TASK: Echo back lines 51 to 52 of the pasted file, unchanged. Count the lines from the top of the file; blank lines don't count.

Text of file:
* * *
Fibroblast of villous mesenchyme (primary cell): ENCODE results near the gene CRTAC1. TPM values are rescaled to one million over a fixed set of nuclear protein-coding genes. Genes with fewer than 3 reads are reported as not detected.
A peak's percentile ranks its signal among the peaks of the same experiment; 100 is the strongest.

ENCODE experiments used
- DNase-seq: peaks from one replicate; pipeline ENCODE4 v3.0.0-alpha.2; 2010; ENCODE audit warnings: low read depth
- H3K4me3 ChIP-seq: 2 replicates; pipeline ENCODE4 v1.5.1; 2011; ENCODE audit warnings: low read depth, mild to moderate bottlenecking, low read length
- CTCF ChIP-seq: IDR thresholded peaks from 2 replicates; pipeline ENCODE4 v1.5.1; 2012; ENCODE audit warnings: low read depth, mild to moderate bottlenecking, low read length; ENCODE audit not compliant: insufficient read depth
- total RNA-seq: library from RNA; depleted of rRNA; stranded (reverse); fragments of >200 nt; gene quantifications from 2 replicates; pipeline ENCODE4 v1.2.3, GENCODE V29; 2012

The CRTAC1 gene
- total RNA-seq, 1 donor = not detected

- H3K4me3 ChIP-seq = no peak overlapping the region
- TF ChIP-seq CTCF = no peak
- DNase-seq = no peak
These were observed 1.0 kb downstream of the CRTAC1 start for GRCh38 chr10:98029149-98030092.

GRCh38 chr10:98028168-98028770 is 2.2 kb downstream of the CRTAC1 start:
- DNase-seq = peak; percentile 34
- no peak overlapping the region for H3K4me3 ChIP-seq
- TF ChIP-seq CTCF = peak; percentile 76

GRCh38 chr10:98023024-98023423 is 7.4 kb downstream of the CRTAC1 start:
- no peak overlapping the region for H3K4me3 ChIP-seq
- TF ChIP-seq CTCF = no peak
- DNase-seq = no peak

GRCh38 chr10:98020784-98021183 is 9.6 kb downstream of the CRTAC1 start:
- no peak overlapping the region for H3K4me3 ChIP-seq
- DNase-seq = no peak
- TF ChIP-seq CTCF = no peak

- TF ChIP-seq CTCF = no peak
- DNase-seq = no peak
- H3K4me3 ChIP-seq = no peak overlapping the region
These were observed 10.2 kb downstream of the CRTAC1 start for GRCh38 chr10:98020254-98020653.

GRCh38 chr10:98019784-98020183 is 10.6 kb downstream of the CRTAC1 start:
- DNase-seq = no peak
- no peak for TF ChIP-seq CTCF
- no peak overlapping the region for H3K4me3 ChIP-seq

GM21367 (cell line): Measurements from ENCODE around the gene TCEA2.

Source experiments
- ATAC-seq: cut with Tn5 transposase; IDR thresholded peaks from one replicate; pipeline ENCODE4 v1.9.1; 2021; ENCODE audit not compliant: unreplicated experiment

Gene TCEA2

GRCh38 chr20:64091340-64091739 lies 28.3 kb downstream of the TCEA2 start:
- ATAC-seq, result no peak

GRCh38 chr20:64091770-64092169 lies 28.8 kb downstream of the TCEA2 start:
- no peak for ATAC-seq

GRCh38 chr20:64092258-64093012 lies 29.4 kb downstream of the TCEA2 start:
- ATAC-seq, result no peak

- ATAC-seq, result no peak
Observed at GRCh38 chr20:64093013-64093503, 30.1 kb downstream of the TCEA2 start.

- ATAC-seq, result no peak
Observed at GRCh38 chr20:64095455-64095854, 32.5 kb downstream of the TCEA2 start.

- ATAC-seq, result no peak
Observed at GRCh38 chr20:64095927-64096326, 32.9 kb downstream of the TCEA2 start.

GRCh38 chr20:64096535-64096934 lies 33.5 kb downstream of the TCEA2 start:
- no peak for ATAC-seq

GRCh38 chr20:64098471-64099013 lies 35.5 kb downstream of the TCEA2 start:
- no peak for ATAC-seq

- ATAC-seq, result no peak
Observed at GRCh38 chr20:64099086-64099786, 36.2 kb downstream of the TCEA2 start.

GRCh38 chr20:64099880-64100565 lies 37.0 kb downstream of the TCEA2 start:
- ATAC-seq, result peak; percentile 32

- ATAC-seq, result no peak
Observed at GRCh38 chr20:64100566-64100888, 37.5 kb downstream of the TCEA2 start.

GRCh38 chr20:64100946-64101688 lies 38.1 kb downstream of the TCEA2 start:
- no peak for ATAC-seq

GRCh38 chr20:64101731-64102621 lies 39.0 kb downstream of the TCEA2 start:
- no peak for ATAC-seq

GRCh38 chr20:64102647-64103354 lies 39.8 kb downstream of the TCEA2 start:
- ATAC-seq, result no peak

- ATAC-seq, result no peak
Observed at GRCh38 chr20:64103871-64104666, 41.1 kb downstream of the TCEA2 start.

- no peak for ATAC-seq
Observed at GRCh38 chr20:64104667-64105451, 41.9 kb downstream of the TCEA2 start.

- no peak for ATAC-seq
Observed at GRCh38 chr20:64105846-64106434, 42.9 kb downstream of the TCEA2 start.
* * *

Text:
- no peak for ATAC-seq

GRCh38 chr20:64098471-64099013 lies 35.5 kb downstream of the TCEA2 start: